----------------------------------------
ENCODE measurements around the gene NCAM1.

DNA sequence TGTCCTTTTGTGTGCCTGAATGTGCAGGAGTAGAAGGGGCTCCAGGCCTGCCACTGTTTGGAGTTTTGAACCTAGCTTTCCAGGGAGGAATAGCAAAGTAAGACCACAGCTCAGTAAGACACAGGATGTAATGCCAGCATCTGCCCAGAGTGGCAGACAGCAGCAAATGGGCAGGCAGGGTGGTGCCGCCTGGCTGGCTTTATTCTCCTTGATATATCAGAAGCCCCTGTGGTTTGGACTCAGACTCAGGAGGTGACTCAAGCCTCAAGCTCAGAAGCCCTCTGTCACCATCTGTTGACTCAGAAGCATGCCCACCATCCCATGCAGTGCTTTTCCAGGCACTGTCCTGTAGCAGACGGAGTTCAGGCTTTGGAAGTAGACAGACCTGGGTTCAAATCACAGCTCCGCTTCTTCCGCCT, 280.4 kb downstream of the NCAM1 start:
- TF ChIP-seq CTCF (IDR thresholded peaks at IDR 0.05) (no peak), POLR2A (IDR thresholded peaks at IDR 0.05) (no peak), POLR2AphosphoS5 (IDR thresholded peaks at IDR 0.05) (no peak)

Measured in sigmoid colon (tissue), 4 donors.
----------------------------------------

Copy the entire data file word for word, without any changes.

ENCODE measurements around the gene NCAM1.

DNA sequence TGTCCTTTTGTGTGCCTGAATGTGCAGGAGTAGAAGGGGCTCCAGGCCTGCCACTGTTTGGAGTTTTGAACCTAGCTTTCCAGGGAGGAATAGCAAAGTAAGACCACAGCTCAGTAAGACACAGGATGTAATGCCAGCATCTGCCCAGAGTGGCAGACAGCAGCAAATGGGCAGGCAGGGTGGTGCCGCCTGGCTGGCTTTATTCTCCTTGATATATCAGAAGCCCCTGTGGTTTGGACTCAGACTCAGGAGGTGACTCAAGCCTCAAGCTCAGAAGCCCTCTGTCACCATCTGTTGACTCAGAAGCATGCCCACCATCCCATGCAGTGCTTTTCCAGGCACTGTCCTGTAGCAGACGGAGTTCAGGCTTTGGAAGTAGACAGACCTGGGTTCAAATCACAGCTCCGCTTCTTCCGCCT, 280.4 kb downstream of the NCAM1 start:
- TF ChIP-seq CTCF (IDR thresholded peaks at IDR 0.05) (no peak), POLR2A (IDR thresholded peaks at IDR 0.05) (no peak), POLR2AphosphoS5 (IDR thresholded peaks at IDR 0.05) (no peak)

Measured in sigmoid colon (tissue), 4 donors.